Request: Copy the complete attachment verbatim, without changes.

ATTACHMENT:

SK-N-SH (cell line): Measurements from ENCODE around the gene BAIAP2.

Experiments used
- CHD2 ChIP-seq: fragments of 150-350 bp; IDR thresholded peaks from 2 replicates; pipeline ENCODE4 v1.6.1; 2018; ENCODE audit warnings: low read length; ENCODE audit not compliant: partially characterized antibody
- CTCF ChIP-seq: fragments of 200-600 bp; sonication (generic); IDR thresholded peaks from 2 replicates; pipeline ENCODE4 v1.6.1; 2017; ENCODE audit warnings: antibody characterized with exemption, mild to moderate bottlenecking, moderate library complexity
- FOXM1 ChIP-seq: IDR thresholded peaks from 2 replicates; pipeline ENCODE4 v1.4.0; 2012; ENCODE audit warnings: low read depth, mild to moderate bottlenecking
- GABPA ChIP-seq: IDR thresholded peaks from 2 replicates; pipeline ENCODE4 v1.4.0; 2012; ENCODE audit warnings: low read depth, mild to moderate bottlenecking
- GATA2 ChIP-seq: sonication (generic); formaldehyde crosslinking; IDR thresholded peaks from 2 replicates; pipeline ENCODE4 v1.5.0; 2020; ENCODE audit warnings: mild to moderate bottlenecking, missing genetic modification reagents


SK-N-SH (cell line): Measurements from ENCODE around the gene BAIAP2.

Experiments used
- CHD2 ChIP-seq: fragments of 150-350 bp; IDR thresholded peaks from 2 replicates; pipeline ENCODE4 v1.6.1; 2018; ENCODE audit warnings: low read length; ENCODE audit not compliant: partially characterized antibody
- CTCF ChIP-seq: fragments of 200-600 bp; sonication (generic); IDR thresholded peaks from 2 replicates; pipeline ENCODE4 v1.6.1; 2017; ENCODE audit warnings: antibody characterized with exemption, mild to moderate bottlenecking, moderate library complexity
- FOXM1 ChIP-seq: IDR thresholded peaks from 2 replicates; pipeline ENCODE4 v1.4.0; 2012; ENCODE audit warnings: low read depth, mild to moderate bottlenecking
- GABPA ChIP-seq: IDR thresholded peaks from 2 replicates; pipeline ENCODE4 v1.4.0; 2012; ENCODE audit warnings: low read depth, mild to moderate bottlenecking
- GATA2 ChIP-seq: sonication (generic); formaldehyde crosslinking; IDR thresholded peaks from 2 replicates; pipeline ENCODE4 v1.5.0; 2020; ENCODE audit warnings: mild to moderate bottlenecking, missing genetic modification reagents